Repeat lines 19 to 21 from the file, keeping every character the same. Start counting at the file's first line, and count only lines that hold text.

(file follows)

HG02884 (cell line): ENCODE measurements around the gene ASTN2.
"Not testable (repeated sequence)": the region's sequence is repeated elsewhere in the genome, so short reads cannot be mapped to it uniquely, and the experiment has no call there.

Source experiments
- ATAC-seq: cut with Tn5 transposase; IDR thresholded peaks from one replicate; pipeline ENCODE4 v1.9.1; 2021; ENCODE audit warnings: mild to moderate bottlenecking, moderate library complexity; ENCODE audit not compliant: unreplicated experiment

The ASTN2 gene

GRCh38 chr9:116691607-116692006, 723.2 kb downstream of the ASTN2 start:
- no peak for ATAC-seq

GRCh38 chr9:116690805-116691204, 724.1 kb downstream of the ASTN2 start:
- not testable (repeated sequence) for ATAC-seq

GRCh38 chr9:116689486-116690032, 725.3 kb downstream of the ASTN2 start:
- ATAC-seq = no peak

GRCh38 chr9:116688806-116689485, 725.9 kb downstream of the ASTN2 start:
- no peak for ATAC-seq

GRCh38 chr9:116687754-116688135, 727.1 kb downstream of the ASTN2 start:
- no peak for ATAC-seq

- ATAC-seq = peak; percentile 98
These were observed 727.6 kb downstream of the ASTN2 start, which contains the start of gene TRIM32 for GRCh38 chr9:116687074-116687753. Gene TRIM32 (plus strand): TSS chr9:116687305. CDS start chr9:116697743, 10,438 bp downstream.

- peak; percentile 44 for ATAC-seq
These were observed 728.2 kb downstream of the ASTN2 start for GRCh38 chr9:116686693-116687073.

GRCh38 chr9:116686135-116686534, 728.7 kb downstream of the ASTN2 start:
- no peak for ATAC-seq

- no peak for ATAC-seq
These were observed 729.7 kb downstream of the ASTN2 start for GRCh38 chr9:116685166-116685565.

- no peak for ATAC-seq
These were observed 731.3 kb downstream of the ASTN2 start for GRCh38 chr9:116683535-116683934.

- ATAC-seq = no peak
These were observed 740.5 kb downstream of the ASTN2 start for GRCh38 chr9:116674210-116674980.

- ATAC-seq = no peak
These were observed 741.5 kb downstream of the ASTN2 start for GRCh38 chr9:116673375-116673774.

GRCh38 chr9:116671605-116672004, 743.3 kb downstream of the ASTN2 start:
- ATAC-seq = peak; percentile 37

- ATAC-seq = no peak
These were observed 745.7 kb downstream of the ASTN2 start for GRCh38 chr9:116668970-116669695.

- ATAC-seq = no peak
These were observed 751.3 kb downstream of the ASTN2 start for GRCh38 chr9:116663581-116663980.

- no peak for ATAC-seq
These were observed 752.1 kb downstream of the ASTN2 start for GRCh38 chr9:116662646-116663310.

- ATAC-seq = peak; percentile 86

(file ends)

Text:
These were observed 728.2 kb downstream of the ASTN2 start for GRCh38 chr9:116686693-116687073.

GRCh38 chr9:116686135-116686534, 728.7 kb downstream of the ASTN2 start:
- no peak for ATAC-seq